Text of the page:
That aside, it’s still a Star Trek game, isn’t it?  Well, yes and no.  Most of the elements are indeed from Star Trek (Klingons, Borg, etc.), and some characters from the Next Generation series do make appearances throughout the game (Data and Worf).  At the same time, part of the enchantment of the Star Trek world is its ability to create strange and fantastic scenarios.  Star Trek: Away Team plays on this little.  For example, the weapons available to your team never change.  While you are able to upgrade the weapons you start with (you couldn’t legitimately have a Star Trek combat game without a phaser), you never acquire new or exotic weapons.  In a universe rich with strange technology, races, and cultures, the ActiVision team never fully took advantage of the creative leeway they possessed  (I would have loved to see Q make an appearance, for example).  While you did see this some (there are times when you utilize items found while on missions) I think there was a great opportunity missed by the programming team. 

But all that aside, there still remains the multi-player aspect of the game. ST: Away Team is playable over a local area network with up to two players in co-operative mode (there is no deathmatch or competitive combat).  Only one CD is required to do this, which is a trend I’m glad to see is still holding strong amongst game producers (don’t laugh, there was a time it wasn’t so).  The members of the Away Team are divided between the two players during the actual combat (meaning that no one character is controlled by a designated player- control of the characters is traded often).  Sadly, the multi-player experience offers little, for several very distinct reasons.  The most obvious of these are the limits of the map and level designs.  Star Trek: Away Team is completely linear.  There are no additional maps or missions available for multi-player games.  Nor is there any obvious method for building, developing, or expanding the missions and maps at a future time.  The objectives are the same, as well as briefings, enemy placement, and tactics, as those in the single player game.  Since a map isn’t available in multi-player until it has been reached in the single player mode, every mission seen in the multi-player games has been played before by at least one of the two gamers.  Since the AI is unable to deviate from its rather limited programming, multi-player offers little new to the players.  So what about different strategies?  Shouldn’t two brains working together be better equipped to defeat a level than one?  The answer again is yes and no.  Since there are no levels designed for multiple players, there are no challenges that can’b be overcome with the tactics originally used to defeat them in the single player game.  The maps in which the players must avoid detection often leave only one pathway open to a goal, clogging all others with many obstacles and guards.  As a consequence, the advantage of having two squads that can operate independently is lost as they are corralled into using the same doors and corridor from start to finish.  Due to the structure of the AI and the linear level design, the game soon becomes repetitive. The inability to lose a single team member without the mission ending is also a problem.  A single screw-up by one player often results in forcing the other player to restart as well, making the game play limited by the skills of the weakest gamer.  Even when two players are equally skilled, communication within the game is too slow to allow efficient  planning.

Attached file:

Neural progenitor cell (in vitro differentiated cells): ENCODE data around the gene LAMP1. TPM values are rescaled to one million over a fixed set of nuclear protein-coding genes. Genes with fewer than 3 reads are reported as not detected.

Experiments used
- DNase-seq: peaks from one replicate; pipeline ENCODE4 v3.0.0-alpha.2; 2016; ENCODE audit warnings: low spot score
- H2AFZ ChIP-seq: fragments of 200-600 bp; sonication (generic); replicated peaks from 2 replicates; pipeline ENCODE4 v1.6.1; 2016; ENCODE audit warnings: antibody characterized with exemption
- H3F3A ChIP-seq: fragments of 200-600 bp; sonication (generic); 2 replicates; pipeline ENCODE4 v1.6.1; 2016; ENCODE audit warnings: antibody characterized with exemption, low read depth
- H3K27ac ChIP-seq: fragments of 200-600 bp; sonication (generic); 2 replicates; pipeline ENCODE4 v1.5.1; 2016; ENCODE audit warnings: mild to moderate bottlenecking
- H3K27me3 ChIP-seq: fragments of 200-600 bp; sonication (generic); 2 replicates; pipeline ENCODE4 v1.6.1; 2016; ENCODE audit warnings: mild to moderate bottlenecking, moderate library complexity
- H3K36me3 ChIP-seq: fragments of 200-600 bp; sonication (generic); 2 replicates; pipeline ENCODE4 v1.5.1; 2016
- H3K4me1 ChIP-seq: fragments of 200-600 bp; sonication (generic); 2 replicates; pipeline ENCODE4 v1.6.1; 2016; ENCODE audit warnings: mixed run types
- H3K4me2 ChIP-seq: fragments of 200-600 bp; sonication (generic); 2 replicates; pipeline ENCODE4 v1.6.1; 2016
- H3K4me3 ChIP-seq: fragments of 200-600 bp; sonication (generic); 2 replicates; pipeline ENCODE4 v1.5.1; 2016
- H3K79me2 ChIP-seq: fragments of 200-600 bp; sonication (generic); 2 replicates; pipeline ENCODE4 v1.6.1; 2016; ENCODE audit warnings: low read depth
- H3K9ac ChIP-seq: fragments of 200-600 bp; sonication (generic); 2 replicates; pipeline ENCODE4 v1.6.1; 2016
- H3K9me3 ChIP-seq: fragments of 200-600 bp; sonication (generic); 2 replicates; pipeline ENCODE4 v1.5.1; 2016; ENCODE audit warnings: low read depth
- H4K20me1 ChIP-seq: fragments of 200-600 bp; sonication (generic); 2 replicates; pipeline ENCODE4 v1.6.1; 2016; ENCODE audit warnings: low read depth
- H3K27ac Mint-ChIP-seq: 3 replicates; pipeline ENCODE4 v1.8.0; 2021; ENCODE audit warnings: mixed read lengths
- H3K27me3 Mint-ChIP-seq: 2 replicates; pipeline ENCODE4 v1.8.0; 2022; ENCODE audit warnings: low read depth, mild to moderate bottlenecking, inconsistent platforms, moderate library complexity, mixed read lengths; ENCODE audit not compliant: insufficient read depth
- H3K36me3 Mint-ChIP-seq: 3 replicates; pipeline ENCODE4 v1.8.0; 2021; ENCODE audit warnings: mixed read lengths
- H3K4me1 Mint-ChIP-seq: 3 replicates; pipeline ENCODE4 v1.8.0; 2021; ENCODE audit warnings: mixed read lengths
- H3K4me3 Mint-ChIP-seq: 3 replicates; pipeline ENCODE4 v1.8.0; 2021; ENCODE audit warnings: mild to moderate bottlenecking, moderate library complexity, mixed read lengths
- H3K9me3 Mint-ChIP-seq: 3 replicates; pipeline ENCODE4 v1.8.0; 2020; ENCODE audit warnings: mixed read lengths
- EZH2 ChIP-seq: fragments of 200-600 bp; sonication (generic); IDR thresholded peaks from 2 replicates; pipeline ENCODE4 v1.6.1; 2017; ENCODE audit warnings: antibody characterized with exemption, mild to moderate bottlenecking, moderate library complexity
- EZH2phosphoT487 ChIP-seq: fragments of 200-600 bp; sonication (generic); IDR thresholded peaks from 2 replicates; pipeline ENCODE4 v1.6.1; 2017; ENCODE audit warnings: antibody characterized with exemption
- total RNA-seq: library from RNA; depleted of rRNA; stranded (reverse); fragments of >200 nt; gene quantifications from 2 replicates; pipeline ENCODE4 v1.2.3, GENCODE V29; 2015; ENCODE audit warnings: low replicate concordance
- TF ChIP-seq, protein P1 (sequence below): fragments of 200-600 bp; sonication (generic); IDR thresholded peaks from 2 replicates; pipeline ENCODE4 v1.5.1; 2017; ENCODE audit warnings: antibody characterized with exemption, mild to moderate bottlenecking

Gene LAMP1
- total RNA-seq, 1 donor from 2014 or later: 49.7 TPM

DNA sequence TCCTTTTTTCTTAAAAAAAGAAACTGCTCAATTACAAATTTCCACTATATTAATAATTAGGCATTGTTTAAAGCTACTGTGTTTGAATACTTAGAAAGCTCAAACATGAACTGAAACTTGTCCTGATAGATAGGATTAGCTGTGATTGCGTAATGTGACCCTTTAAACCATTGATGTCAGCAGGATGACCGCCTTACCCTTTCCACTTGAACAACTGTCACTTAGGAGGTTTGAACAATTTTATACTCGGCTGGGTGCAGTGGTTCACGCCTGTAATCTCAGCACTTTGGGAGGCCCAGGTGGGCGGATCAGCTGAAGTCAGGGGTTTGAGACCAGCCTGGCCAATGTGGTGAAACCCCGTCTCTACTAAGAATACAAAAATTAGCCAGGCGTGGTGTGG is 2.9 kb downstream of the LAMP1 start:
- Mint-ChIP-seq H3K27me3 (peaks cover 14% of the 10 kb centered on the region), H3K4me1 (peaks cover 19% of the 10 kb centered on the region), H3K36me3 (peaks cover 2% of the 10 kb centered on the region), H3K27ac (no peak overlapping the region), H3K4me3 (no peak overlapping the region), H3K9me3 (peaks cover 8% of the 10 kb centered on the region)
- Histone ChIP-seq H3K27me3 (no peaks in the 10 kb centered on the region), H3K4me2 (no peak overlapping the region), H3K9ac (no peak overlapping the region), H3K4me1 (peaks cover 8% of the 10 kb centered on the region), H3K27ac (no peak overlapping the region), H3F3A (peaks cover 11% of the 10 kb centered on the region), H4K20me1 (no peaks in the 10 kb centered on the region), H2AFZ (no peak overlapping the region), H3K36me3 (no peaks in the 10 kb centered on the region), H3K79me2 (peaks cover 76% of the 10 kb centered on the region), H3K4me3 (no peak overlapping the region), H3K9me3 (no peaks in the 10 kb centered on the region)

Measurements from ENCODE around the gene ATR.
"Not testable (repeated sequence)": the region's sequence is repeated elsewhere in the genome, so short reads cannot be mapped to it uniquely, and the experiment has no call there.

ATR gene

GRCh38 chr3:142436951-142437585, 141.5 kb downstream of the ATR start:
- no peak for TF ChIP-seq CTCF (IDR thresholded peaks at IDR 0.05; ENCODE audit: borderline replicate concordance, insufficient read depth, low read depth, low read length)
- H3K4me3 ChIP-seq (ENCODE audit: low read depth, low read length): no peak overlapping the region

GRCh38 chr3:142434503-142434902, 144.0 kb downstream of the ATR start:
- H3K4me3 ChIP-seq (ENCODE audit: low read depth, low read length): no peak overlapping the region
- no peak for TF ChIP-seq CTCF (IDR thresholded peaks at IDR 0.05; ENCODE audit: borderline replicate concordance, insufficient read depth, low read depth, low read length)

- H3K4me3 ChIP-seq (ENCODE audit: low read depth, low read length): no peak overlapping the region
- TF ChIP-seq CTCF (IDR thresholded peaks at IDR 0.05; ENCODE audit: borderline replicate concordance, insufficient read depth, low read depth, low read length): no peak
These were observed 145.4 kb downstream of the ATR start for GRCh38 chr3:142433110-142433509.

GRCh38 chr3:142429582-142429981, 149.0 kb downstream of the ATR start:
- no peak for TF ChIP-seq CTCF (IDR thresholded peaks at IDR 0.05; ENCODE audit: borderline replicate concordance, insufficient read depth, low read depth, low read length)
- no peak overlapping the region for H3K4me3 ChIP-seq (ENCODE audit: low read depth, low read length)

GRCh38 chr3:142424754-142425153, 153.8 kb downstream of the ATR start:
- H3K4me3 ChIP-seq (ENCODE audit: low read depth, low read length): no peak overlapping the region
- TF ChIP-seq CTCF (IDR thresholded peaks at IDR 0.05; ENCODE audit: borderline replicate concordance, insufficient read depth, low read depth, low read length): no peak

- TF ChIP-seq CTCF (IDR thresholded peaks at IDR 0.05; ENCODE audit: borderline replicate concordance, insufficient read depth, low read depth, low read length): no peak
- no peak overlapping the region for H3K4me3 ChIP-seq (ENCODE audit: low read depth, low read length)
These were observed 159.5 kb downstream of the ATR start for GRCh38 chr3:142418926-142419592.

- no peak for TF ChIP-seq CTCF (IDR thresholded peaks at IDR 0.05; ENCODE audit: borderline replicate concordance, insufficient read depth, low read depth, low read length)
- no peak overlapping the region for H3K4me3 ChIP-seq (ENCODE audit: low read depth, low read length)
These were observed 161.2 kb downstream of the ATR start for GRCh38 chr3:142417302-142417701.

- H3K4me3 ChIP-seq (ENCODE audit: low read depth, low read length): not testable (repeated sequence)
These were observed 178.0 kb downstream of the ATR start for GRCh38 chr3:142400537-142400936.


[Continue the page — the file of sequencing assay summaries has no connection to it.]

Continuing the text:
In short, while Star Trek: Away Team is not without its merits and innovations, it lacks a great many of the elements that make a good strategy game.   Without an intelligent AI system, extensive and exciting weapons, or some way to modify the missions for replay value, Away Team quickly loses most of its initial appeal.  Aside from the fact that it is based in a universe I have missed since the ending of the Next Generation series, Star Trek: Away Team holds little for the average strategy gamer that cannot be better found in many of the other squad-based tactical games on the market

Aaron Stanton


Ups: Squad-based combat in a Star Trek setting, some nice features.

Downs: Not enough Star Trek setting, bad AI, weak multiplayer